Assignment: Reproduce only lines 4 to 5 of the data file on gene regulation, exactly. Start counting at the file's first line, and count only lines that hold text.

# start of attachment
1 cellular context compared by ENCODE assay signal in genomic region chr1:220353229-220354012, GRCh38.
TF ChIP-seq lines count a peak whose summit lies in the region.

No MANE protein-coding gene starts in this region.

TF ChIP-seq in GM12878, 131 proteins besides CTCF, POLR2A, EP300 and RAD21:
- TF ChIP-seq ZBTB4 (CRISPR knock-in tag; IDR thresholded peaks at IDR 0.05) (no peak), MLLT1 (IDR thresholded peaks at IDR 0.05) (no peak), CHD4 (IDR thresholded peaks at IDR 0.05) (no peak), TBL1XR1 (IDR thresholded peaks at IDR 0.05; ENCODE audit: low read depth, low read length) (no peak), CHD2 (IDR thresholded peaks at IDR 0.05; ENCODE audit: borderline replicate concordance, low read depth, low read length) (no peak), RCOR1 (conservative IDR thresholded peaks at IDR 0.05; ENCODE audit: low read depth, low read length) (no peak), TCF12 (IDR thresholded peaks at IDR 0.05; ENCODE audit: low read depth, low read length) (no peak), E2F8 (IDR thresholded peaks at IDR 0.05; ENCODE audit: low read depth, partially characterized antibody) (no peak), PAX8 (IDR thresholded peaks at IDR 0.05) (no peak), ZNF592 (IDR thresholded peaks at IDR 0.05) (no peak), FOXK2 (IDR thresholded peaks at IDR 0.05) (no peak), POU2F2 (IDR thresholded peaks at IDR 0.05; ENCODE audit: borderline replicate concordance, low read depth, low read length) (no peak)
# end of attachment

TF ChIP-seq in GM12878, 131 proteins besides CTCF, POLR2A, EP300 and RAD21:
- TF ChIP-seq ZBTB4 (CRISPR knock-in tag; IDR thresholded peaks at IDR 0.05) (no peak), MLLT1 (IDR thresholded peaks at IDR 0.05) (no peak), CHD4 (IDR thresholded peaks at IDR 0.05) (no peak), TBL1XR1 (IDR thresholded peaks at IDR 0.05; ENCODE audit: low read depth, low read length) (no peak), CHD2 (IDR thresholded peaks at IDR 0.05; ENCODE audit: borderline replicate concordance, low read depth, low read length) (no peak), RCOR1 (conservative IDR thresholded peaks at IDR 0.05; ENCODE audit: low read depth, low read length) (no peak), TCF12 (IDR thresholded peaks at IDR 0.05; ENCODE audit: low read depth, low read length) (no peak), E2F8 (IDR thresholded peaks at IDR 0.05; ENCODE audit: low read depth, partially characterized antibody) (no peak), PAX8 (IDR thresholded peaks at IDR 0.05) (no peak), ZNF592 (IDR thresholded peaks at IDR 0.05) (no peak), FOXK2 (IDR thresholded peaks at IDR 0.05) (no peak), POU2F2 (IDR thresholded peaks at IDR 0.05; ENCODE audit: borderline replicate concordance, low read depth, low read length) (no peak)